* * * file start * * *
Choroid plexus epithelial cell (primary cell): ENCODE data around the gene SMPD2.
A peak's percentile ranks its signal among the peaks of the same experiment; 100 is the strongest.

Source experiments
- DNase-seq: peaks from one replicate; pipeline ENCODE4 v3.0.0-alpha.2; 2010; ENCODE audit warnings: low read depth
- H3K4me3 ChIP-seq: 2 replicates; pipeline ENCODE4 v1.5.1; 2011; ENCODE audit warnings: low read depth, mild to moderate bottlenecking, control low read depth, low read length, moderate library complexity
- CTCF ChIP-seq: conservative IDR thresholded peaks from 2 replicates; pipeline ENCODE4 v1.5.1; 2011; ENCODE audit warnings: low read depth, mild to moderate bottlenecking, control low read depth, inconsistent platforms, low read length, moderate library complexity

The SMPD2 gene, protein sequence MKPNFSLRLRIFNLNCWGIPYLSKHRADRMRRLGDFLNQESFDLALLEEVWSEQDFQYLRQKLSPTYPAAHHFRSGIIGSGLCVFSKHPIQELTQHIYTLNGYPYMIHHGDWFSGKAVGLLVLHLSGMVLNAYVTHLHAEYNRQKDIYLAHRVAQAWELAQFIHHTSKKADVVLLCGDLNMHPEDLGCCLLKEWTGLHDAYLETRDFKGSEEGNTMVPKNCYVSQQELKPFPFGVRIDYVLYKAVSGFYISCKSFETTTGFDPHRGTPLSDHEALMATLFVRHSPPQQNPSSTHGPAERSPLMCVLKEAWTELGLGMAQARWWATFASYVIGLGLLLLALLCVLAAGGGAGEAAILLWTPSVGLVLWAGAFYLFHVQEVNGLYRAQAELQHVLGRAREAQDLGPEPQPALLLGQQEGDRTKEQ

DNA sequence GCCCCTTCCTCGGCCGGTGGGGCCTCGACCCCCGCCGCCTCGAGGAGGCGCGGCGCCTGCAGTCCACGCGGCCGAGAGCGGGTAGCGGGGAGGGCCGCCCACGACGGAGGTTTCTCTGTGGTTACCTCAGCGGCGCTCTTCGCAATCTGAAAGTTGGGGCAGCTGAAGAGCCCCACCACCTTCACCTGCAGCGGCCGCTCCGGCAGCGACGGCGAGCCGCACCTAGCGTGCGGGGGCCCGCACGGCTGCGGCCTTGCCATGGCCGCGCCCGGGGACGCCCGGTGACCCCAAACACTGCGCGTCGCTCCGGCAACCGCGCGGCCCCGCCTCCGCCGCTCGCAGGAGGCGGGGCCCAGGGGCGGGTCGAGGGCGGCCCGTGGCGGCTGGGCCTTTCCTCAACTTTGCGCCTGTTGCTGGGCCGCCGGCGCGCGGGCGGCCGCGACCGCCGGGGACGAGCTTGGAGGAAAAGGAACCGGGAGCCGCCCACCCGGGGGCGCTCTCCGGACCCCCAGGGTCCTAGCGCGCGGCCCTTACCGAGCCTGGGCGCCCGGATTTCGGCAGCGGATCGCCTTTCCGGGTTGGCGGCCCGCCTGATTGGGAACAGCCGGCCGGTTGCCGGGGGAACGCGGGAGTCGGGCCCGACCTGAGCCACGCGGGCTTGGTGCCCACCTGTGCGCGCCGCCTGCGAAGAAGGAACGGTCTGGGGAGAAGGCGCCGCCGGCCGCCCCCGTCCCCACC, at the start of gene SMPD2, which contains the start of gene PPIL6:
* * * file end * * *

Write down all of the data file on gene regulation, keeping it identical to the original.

Choroid plexus epithelial cell (primary cell): ENCODE data around the gene SMPD2.
A peak's percentile ranks its signal among the peaks of the same experiment; 100 is the strongest.

Source experiments
- DNase-seq: peaks from one replicate; pipeline ENCODE4 v3.0.0-alpha.2; 2010; ENCODE audit warnings: low read depth
- H3K4me3 ChIP-seq: 2 replicates; pipeline ENCODE4 v1.5.1; 2011; ENCODE audit warnings: low read depth, mild to moderate bottlenecking, control low read depth, low read length, moderate library complexity
- CTCF ChIP-seq: conservative IDR thresholded peaks from 2 replicates; pipeline ENCODE4 v1.5.1; 2011; ENCODE audit warnings: low read depth, mild to moderate bottlenecking, control low read depth, inconsistent platforms, low read length, moderate library complexity

The SMPD2 gene, protein sequence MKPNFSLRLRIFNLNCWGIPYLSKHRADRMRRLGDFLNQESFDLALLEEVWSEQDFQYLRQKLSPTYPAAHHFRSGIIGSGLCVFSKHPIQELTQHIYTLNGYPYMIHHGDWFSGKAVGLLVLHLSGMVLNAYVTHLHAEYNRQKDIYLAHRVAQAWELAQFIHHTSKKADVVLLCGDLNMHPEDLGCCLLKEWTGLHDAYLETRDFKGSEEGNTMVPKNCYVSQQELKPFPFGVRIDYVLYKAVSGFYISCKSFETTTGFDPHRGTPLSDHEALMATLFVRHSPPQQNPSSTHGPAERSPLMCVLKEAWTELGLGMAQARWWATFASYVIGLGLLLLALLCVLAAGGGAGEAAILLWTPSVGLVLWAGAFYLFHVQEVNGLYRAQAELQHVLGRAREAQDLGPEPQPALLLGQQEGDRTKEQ

DNA sequence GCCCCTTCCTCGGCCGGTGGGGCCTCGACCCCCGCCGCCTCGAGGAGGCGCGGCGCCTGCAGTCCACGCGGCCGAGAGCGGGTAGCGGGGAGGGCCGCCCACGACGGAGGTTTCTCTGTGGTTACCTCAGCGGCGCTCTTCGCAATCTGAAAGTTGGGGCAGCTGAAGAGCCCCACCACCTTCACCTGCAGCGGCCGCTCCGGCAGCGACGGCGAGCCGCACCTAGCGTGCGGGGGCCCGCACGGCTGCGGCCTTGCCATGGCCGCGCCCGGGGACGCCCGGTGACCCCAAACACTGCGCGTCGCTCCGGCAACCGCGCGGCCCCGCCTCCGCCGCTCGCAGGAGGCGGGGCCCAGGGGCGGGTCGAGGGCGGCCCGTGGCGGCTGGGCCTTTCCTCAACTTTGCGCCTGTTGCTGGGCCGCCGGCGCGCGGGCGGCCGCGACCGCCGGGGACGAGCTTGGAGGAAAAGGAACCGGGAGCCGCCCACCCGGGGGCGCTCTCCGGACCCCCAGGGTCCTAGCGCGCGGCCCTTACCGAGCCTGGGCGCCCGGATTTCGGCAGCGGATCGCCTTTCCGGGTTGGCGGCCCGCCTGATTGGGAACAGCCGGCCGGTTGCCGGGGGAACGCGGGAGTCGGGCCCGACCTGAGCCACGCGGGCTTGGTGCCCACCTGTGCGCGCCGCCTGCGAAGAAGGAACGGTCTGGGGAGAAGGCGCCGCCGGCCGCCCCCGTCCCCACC, at the start of gene SMPD2, which contains the start of gene PPIL6: